Will Abortion Restrictions Animate Secular Voters?

Daniel A. Cox April 20, 2023

abortion rights protestors holding a sign reading "just say no to theocracy."

After the Supreme Court overturned Roe v. Wade last summer, pro-life activists were jubilant. “We pause to recognize the magnitude of this decision—and give all glory to God for this victory,” said Indiana pastor Lucas Miles in an interview with Fox News. Doug Clay, general superintendent of the Assemblies of God, expressed a remarkably similar sentiment: “I’m thankful to God for this historic day…a day to celebrate life.” 

Overturning Roe was a long-held goal of the Christian Right. Their successful activism also triggered concerted pushback from those who support abortion rights, a large and growing number of whom identify as secular or nonreligious.  

Scholars have previously found that the political activism of conservative Christians alienated more moderate and liberal members who abandoned their formative religious attachments. More recently, political scientist Ruth Braunstein suggested that the political activity of conservative Christians may have even more far-reaching consequences. What if the Christian Right’s successful advocacy on abortion provokes a “political backlash” from Americans who not just disagree with their politics but object to their religious beliefs as well? Is it possible that conservative Christian activism on abortion will motivate secular Americans to become more politically engaged on this issue?  

How Much Do Secular Americans Care About Abortion? 

It’s difficult to overstate how pro-choice secular Americans are. Pew’s major study on abortion attitudes, released last year, found that 85 percent of religiously unaffiliated Americans said abortion should be legal in all or most cases. No religious group comes close to matching this level of support or opposition. White evangelical Christians are not even as opposed to legal abortion—74 percent say it should be illegal in all or most cases—as unaffiliated Americans are supportive of it.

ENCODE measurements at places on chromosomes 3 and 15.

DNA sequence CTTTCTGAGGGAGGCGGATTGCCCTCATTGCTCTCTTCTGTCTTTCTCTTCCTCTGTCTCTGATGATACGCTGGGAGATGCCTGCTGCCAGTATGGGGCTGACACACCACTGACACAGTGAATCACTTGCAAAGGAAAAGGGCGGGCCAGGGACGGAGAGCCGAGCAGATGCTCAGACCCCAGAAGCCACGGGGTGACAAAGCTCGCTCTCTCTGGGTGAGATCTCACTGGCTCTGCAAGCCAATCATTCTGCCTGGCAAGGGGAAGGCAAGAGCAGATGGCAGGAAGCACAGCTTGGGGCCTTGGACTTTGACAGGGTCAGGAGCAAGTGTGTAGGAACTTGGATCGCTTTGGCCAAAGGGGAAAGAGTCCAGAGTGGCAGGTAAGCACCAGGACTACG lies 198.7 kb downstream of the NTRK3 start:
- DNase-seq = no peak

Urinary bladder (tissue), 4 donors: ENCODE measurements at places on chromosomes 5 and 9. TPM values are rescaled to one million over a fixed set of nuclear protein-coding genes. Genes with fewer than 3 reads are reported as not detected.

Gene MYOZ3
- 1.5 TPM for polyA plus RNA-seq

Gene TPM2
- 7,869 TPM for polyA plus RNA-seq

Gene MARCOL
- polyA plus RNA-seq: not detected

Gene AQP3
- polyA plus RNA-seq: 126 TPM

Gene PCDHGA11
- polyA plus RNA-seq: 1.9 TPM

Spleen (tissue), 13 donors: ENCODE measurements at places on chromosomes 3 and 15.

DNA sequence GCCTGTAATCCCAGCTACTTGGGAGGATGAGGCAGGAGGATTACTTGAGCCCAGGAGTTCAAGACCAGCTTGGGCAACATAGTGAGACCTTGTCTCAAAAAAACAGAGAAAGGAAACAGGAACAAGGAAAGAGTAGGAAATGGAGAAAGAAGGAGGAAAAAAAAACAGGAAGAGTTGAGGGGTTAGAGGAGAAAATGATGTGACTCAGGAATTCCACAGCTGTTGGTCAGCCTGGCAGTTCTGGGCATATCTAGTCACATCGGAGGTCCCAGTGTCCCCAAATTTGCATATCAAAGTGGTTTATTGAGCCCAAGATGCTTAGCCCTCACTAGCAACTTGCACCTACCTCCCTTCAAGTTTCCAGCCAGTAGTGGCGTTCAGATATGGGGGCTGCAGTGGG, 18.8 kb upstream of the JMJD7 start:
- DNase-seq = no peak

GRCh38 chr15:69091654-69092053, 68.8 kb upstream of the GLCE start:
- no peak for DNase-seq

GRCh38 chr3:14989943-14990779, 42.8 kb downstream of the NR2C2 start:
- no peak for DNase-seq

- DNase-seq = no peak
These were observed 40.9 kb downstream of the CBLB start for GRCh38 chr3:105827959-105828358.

Religiously unaffiliated Americans are more likely to identify as pro-choice today as well. Nearly two-thirds (65 percent) of religiously unaffiliated Americans say the term “pro-choice” describes their views very well—that jumps to 85 percent when you include people who say it describes them somewhat well. This is a remarkable increase. In 2013, an identical question found that only 54 percent of unaffiliated Americans said the term pro-choice describes them very well. 

Unaffiliated Americans not only broadly support legal abortion, but they also prioritize it more than other groups. Last fall, a poll we conducted found that 44 percent of unaffiliated Americans said abortion was a critical issue, compared to only 36 percent of Americans overall. Nonreligious women care even more about the issue—58 percent said abortion was critically important to them, which is substantially greater than among women overall. 

The Secular Vote 

Religiously unaffiliated Americans have been growing steadily for decades. Recent polls show roughly three in ten adults now claim no formal religious affiliation. They have transformed America’s electorate as well. A Pew post-election analysis found that one in four (25 percent) voters in the 2020 presidential election were religiously unaffiliated, a number that is rapidly rising. Their share of the electorate has grown substantially over the past decade—in 2012 12 percent of all voters were not religious.